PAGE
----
How Madeira Global’s Advanced Analytics are Helping Impact Investors Make the Impact They’re Looking For

Joel Anderson  |

Impact investing is fast becoming an essential piece of planning for almost any portfolio. Increasingly, fund managers are starting to understand that sustainability is more than just good stewardship, it’s an essential risk factor that has to be factored into the construction of any portfolio.

However, with this shift comes a new set of criteria to include in any investment thesis. In order to truly understand impact investing, it becomes essential to measure both the impact as well as the investment. Investing has a whole series of specific, quantifiable data that’s been used for decades to gauge their potential beforehand and their quality afterwards. However, when it comes to something like environmental impact, measurable factors aren’t necessarily as clear as traditional metrics for earnings or returns.

That’s why Christina Alfonso, CEO of Madeira Global, a leading advisory and analytics firm, has committed herself to helping her clients get the data they need to make better decisions about how to best deploy their resources to maximize the impact that they can make.

“Any time that you make an investment, that is not a neutral position,” says Alfonso. “You are supporting something. There are going to be positive and negative consequences of that business model and it's important for you to understand it if you’re going to make a decision that is best for you.”

For a new generation of investors, confronting these questions is an essential piece of building a portfolio for the future, and firms like Madeira Global are a key piece of making the most informed decisions possible.

Enabling People to Make Better Decisions

Founded by Alfonso and Alexandra Cart in 2012, Madeira Global is focused on the analytics underpinning the key decisions that are now driving everyone from family offices to pension funds around the world. For Madeira, that has meant building a system for comparing vast data sets in a way that can result in the capacity for meaningful comparisons across different sectors, industries, and national borders.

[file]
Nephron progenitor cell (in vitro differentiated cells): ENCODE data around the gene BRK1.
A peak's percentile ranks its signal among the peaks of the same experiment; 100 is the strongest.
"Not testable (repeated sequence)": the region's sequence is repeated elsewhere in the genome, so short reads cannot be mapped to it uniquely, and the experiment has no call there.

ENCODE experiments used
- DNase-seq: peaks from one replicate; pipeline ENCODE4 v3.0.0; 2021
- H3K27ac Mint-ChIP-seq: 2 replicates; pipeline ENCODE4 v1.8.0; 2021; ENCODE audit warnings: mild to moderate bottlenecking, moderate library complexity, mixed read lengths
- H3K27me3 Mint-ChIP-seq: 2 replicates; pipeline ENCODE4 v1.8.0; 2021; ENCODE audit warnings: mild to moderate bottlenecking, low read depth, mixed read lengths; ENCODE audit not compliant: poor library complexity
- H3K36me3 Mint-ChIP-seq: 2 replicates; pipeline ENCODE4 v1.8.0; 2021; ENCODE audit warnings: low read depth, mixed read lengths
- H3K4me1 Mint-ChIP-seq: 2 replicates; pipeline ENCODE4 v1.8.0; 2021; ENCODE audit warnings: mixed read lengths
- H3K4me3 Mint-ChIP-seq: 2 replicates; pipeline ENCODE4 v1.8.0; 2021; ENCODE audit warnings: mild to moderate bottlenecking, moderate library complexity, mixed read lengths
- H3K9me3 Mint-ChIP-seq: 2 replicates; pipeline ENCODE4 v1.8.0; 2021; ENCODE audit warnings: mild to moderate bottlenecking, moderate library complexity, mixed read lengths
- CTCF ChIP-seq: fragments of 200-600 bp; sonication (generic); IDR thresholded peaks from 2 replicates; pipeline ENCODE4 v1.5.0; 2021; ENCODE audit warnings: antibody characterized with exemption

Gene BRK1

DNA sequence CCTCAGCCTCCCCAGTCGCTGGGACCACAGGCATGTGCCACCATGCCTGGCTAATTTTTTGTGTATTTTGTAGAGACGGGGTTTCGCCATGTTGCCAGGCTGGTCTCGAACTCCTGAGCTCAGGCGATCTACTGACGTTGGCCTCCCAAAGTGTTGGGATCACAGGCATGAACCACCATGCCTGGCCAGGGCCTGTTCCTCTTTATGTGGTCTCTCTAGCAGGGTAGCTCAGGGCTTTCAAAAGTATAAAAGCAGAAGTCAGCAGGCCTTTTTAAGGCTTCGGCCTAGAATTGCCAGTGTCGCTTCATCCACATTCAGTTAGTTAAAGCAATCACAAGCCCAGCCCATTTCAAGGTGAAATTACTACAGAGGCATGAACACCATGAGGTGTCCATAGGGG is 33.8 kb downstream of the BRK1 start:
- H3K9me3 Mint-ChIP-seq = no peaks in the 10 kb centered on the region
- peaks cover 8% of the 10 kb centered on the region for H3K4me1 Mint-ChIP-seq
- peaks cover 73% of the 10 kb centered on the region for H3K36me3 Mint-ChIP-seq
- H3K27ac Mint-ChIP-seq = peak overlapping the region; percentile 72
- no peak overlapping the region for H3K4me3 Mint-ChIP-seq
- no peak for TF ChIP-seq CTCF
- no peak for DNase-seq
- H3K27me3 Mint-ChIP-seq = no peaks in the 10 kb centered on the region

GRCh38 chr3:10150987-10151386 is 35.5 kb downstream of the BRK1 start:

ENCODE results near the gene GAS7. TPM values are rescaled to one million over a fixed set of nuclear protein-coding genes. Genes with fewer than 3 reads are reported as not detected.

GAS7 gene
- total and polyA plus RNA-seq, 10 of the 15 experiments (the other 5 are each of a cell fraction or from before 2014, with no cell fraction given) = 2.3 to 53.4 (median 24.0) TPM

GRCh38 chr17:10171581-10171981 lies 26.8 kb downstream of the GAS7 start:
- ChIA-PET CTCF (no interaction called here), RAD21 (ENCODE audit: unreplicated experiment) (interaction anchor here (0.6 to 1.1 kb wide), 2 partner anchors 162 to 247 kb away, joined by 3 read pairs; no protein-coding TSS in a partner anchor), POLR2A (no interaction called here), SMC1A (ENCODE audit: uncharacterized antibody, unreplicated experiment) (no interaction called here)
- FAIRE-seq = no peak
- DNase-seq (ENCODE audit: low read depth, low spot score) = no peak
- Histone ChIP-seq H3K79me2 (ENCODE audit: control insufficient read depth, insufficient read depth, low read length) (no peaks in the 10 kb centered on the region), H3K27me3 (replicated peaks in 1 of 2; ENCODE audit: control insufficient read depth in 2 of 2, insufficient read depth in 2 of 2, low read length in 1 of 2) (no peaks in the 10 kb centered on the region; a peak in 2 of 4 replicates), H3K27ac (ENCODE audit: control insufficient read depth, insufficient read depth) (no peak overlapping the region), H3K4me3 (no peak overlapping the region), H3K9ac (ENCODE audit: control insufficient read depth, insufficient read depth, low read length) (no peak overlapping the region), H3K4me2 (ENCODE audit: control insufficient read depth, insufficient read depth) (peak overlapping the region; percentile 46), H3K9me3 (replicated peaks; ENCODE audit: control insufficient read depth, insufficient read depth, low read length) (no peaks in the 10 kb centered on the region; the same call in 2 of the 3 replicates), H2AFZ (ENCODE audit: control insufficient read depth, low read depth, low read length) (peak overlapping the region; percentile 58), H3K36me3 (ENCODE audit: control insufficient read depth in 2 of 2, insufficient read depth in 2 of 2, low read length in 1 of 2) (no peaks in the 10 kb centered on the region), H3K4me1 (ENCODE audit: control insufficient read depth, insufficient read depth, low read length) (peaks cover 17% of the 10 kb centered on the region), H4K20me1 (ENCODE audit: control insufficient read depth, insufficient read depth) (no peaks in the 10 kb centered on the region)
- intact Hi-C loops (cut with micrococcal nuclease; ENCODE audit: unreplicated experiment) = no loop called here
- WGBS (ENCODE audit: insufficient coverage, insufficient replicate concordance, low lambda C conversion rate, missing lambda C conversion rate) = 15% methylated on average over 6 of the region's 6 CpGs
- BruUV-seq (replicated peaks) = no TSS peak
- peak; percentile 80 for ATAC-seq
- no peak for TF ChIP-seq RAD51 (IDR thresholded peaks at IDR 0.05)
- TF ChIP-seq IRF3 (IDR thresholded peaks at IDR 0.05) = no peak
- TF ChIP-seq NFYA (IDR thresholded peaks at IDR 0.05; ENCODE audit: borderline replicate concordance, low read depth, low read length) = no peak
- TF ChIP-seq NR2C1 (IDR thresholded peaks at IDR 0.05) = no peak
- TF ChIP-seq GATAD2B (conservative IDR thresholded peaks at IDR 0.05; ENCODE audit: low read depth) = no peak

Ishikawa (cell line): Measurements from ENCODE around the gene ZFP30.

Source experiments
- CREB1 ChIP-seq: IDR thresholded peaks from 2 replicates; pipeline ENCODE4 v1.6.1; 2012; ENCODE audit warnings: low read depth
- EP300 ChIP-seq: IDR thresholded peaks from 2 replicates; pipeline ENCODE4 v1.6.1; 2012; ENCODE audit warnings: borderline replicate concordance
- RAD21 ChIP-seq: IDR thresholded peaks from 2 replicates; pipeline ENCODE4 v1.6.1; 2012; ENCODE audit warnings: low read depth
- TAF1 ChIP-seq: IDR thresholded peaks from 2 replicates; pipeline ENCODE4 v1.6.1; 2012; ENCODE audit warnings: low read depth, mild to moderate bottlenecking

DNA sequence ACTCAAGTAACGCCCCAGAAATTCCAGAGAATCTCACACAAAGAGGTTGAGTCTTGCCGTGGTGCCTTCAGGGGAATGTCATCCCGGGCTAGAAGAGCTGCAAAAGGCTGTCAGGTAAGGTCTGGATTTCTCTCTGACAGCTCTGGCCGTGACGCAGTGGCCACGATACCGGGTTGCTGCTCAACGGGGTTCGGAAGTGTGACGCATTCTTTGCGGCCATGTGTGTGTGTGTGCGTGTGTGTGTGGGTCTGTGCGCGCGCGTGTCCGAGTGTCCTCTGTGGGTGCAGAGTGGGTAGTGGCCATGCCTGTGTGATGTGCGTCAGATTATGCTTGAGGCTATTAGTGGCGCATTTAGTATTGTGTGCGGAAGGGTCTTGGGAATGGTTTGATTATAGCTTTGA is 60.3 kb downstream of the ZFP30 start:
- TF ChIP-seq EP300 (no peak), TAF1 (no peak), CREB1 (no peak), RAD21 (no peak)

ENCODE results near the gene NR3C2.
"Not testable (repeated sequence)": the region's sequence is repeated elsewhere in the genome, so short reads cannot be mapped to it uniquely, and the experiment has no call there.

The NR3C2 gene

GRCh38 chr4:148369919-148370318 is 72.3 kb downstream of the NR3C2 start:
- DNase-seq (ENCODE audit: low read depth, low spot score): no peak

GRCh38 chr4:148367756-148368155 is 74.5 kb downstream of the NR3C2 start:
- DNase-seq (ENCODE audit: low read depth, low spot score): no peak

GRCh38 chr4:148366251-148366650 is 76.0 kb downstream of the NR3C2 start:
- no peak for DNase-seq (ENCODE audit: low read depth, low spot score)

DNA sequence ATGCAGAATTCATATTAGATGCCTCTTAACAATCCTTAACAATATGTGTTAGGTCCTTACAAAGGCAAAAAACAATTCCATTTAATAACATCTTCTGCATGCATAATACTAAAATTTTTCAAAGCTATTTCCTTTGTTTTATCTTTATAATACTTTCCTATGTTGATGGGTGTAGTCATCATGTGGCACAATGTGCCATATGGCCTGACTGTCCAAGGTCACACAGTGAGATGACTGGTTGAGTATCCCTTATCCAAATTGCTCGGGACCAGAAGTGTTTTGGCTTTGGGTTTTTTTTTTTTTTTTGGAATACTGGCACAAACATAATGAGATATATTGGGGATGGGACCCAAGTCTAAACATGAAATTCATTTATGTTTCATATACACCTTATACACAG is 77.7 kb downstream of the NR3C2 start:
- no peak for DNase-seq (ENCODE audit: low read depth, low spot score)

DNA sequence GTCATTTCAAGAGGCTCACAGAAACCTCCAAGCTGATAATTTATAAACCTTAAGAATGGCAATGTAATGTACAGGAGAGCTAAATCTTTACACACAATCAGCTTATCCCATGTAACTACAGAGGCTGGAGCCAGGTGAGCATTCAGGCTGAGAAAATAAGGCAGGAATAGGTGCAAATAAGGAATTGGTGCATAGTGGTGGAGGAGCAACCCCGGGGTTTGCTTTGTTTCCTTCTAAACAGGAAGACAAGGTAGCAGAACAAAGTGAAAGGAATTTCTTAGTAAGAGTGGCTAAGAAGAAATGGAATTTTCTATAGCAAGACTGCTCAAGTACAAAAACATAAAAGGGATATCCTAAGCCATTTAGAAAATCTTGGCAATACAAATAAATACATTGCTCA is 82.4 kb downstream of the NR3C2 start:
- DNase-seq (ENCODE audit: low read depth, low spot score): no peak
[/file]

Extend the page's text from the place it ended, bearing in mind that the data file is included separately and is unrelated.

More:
“I think that is sort of one of the things that distinguishes our framework,” says Alfonso. “There are certainly a lot of ways to measure qualitative data, so what I think makes us unique is that our ESG framework allows us to create an assessment tool in our reports that is industry, geography, and growth-stage agnostic. We could run our report on an early-stage energy company in Brazil just as easily as we could do a real estate development firm in New York City. The idea is that you take in uniform data points in environmental, social, and governmental impact and find ways to compare them.”

The key consideration here is enabling people to make better decisions. As Alfonso points out, it’s not as though the decisions are anything new. What is new is putting a new focus on making those decisions with the most detailed possible understanding of their consequence.

“Every day, we all make decisions,” says Alfonso. “We’re constantly making compromises about quality and quantity. Am I going to go to the local neighborhood mom-and-pop coffee shop or am I going to go to Starbucks (SBUX)? Am I going to buy this cheaper shirt because I’m on the run and need to have it now, or do I care about getting one that is American made, even if it's more expensive? We are already making these decisions. The only difference is that our reports are seeking to make the data upon which you're making those decisions clearer so that you can make a more informed one.”

Connecting Investors with What’s Most Impactful to Them

For Alfonso, it’s important to remember that there’s no universal framework for what you choose to do with the data. Making an informed decision doesn’t mean making one that doesn’t include using your personal judgement. Even when you have clear data at your disposal, there’s still a subjective, qualitative element at play.

“My thinking related to sustainable investing or impact investing has evolved quite a bit,” says Alfonso. “I don’t see what we do as helping people make more impactful decisions, because the definition of what is impactful to you is different from what is impactful to someone else.”